Researchers at GTISC estimate that 15 percent of all online computers in 2008 will become part of botnets -- infected with code that effectively puts them under the control of a remote botmaster. That's up from an estimated 10 percent in 2007.
One massive recent botnet was created by an 18-year-old New Zealander.
Infections can occur even through legitimate Web sites, botnet delivery mechanisms are becoming more sophisticated and subtle, and users don't have to actually do anything, except load a Web page, in order to enable botnet infections.
Uncovering bot communications is extremely difficult, according to Wenke Lee, an associate professor at GTISC and a leading botnet researcher. "It's very difficult to filter bot traffic at the network edge since it uses http and every enterprise allows http traffic," Lee says.
The GTISC report cites a second quarter 2008 assessment by Panda Labs, which found 10 million bot computers were used to distribute spam and malware over the Internet every day.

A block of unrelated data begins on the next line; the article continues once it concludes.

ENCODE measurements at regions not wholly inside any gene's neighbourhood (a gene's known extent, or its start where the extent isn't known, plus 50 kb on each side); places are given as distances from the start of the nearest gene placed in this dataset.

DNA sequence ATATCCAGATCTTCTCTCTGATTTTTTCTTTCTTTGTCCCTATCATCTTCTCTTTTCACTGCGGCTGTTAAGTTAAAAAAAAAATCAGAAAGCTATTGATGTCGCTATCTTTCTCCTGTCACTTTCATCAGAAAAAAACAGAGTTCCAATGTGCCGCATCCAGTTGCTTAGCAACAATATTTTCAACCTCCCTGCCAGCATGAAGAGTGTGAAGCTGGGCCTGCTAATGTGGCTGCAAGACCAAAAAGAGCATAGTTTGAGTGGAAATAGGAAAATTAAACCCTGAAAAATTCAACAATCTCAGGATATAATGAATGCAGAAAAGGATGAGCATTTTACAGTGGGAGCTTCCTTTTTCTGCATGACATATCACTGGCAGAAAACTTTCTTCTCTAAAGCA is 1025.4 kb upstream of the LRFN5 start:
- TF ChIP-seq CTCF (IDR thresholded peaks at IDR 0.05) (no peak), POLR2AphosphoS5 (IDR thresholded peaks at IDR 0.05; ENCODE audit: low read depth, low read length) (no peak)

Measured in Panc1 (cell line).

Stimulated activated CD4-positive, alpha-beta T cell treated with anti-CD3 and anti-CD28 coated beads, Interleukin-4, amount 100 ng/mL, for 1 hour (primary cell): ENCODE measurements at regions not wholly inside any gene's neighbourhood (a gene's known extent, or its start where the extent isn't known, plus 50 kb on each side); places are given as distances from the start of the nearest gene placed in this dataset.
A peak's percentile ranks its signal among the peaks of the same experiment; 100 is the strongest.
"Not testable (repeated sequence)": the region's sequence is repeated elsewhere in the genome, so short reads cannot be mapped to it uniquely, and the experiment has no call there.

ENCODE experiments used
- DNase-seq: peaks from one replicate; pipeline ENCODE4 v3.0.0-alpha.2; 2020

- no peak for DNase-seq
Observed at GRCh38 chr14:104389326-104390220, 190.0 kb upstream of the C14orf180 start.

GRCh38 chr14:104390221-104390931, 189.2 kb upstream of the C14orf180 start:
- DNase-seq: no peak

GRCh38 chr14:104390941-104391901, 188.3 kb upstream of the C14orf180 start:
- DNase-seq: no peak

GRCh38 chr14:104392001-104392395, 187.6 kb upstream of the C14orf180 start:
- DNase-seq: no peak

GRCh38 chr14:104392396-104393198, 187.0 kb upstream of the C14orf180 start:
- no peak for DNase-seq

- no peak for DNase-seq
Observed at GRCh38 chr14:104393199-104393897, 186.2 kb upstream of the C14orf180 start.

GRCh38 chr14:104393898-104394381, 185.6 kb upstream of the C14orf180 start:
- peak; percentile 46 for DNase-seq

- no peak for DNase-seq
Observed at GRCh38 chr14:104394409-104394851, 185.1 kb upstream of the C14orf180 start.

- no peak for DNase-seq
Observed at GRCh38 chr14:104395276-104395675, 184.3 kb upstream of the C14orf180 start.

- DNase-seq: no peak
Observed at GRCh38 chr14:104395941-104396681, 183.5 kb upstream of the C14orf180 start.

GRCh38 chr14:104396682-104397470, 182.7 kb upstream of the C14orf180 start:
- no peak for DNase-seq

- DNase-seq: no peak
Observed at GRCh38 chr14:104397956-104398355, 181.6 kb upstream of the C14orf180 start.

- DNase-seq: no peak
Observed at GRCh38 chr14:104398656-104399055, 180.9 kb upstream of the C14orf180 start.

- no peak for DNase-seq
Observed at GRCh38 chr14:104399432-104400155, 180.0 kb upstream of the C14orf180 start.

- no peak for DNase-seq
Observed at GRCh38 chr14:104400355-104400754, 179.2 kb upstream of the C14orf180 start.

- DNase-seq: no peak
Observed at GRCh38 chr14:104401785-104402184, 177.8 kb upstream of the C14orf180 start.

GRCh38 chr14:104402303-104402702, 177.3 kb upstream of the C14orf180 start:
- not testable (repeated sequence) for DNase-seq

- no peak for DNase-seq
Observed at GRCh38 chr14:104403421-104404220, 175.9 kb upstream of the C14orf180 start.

One of the most troubling sections in the report deals with cyberwar: the deliberate use by one nation of computer technology to weaken, cripple or confuse an enemy nation's military, economic and infrastructure assets.
The report cites the work of Don Jackson, director of threat intelligence for SecureWorks, in compiling research that implicates the Russian government in cyber attacks against Georgia just a few months ago. For example, most Georgian Internet traffic is routed through Turkey and Russia. As of August 10, 2008, the day after the Russian Air Force was given the green light for air attacks, traffic routed through Turkey was almost completely blocked, and IP traffic through Russia "was slow and effectively unusable," according to the GTISC report.
Estonia faced cyber attacks in 2007.